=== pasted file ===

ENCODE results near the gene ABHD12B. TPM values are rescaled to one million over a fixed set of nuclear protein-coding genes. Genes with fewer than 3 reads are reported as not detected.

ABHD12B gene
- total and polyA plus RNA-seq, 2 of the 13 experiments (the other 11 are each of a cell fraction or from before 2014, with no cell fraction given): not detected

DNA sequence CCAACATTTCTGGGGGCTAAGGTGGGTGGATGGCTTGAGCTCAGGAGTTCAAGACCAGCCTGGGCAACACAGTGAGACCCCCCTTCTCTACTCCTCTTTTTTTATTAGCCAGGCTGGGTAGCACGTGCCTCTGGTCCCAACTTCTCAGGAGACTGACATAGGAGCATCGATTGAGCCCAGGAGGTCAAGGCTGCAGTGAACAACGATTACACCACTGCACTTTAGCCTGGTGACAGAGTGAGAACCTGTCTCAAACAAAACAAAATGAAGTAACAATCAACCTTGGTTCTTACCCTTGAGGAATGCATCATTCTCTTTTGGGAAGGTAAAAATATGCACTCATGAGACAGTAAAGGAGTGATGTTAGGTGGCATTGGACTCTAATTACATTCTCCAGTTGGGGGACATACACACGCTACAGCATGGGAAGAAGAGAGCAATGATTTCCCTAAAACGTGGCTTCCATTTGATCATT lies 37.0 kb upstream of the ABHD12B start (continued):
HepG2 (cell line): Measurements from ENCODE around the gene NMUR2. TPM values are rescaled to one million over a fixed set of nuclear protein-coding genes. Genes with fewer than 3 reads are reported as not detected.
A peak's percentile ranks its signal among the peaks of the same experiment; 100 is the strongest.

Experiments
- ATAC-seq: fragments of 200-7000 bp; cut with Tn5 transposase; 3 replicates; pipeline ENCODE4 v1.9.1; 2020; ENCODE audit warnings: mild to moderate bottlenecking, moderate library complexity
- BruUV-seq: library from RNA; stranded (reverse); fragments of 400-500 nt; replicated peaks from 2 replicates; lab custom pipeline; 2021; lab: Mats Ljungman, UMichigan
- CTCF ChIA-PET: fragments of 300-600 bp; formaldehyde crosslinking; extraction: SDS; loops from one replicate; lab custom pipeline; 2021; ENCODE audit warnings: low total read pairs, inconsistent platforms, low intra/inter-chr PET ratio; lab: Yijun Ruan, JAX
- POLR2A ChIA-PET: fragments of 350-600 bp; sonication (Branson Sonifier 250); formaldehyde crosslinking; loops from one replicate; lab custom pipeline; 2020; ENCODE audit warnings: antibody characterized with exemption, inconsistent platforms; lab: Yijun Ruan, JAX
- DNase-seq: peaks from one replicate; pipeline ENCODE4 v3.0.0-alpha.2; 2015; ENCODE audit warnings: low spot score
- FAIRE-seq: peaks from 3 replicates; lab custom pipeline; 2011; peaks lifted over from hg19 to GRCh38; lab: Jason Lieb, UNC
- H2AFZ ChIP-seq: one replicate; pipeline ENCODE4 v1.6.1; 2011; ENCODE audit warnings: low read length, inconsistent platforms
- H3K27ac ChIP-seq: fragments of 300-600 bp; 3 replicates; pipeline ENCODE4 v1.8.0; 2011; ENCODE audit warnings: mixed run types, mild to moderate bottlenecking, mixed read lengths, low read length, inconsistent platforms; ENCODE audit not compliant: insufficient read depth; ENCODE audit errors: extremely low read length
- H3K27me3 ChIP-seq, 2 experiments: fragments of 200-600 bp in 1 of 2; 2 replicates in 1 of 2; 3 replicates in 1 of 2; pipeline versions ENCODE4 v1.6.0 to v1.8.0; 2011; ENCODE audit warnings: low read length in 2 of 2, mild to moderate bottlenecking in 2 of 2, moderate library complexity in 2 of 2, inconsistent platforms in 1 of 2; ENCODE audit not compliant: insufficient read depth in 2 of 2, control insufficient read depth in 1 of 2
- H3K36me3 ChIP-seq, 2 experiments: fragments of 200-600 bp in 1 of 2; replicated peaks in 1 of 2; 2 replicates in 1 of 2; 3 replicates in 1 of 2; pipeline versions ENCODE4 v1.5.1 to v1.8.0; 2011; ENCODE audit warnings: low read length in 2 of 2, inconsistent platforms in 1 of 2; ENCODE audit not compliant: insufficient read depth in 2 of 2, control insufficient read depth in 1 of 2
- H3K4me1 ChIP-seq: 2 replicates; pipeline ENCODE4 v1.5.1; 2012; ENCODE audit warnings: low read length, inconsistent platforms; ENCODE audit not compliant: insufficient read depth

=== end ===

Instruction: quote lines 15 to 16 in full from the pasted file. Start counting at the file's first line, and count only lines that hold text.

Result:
- H3K27ac ChIP-seq: fragments of 300-600 bp; 3 replicates; pipeline ENCODE4 v1.8.0; 2011; ENCODE audit warnings: mixed run types, mild to moderate bottlenecking, mixed read lengths, low read length, inconsistent platforms; ENCODE audit not compliant: insufficient read depth; ENCODE audit errors: extremely low read length
- H3K27me3 ChIP-seq, 2 experiments: fragments of 200-600 bp in 1 of 2; 2 replicates in 1 of 2; 3 replicates in 1 of 2; pipeline versions ENCODE4 v1.6.0 to v1.8.0; 2011; ENCODE audit warnings: low read length in 2 of 2, mild to moderate bottlenecking in 2 of 2, moderate library complexity in 2 of 2, inconsistent platforms in 1 of 2; ENCODE audit not compliant: insufficient read depth in 2 of 2, control insufficient read depth in 1 of 2